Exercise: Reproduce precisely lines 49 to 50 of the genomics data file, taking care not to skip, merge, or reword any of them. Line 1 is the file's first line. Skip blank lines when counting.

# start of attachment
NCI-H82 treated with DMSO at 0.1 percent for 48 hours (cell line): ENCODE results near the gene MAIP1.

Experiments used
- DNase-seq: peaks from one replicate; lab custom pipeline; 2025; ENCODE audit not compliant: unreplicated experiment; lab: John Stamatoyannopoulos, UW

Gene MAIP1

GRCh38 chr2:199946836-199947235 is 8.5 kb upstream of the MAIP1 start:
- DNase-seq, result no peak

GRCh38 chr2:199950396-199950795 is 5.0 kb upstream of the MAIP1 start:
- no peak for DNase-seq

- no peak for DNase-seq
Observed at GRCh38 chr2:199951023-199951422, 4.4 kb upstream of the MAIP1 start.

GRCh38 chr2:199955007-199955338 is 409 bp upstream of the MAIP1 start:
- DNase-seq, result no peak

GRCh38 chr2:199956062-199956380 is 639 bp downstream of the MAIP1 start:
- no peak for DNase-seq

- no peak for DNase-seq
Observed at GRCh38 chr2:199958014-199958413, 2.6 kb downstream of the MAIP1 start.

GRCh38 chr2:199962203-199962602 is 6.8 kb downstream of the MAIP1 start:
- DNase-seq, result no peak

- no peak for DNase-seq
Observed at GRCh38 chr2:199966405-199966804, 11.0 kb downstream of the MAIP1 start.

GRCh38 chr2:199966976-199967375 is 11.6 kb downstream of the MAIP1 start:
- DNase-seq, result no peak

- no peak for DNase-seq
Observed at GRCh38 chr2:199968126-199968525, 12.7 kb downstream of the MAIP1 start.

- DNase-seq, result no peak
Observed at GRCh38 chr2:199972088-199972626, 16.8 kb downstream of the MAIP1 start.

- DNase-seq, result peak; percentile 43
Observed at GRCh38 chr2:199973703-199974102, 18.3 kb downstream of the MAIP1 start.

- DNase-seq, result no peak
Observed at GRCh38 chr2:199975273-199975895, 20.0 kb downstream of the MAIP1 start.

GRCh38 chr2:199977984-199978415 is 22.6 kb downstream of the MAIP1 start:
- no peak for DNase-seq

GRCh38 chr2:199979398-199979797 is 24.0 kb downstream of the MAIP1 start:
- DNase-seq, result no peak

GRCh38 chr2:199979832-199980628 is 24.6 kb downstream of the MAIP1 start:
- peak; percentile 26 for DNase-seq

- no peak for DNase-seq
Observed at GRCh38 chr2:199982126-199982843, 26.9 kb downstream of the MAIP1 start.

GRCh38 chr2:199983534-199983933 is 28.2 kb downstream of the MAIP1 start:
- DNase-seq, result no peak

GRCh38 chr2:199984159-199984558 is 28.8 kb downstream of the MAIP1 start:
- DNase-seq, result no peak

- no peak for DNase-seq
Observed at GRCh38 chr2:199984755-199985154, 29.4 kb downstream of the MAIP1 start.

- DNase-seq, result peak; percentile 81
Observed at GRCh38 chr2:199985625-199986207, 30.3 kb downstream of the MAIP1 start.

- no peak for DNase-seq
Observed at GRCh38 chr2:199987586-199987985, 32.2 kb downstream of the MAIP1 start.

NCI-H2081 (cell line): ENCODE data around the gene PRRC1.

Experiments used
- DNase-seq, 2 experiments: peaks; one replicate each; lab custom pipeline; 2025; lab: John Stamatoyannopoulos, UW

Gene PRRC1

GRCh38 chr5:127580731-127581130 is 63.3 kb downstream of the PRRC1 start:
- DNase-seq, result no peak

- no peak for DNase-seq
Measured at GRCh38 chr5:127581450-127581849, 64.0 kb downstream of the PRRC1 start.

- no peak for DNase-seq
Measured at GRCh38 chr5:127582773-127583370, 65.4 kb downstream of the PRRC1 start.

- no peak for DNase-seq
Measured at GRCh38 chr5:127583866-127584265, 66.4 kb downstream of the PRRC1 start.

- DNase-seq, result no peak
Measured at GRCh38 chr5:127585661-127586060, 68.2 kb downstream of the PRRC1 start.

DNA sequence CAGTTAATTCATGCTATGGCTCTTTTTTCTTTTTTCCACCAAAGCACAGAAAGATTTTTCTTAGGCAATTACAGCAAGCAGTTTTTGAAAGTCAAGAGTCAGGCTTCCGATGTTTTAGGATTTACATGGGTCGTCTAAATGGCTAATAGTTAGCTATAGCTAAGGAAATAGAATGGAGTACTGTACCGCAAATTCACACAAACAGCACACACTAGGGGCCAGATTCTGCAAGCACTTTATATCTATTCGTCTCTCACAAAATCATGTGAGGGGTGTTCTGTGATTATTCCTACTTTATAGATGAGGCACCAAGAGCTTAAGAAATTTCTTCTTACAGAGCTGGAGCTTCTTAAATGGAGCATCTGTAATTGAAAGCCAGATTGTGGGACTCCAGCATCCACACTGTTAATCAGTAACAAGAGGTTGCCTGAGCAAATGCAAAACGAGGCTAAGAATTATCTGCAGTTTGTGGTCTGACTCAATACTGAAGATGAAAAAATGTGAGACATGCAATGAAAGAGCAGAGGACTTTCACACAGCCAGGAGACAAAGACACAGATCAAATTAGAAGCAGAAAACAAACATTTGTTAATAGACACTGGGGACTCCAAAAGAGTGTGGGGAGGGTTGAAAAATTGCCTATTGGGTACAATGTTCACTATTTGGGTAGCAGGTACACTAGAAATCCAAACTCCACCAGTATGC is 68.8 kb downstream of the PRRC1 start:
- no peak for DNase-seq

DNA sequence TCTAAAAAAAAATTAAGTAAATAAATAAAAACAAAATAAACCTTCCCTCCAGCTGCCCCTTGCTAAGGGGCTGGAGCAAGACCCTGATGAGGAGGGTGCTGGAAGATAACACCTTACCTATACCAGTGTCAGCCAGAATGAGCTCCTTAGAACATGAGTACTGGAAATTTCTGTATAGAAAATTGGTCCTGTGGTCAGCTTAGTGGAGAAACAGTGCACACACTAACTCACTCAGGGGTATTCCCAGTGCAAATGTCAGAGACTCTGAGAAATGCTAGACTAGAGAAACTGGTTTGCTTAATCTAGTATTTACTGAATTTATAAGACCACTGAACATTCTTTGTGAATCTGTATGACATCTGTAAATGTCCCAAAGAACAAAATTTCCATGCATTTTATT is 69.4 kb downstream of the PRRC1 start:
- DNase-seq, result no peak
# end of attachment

NCI-H2081 (cell line): ENCODE data around the gene PRRC1.

Experiments used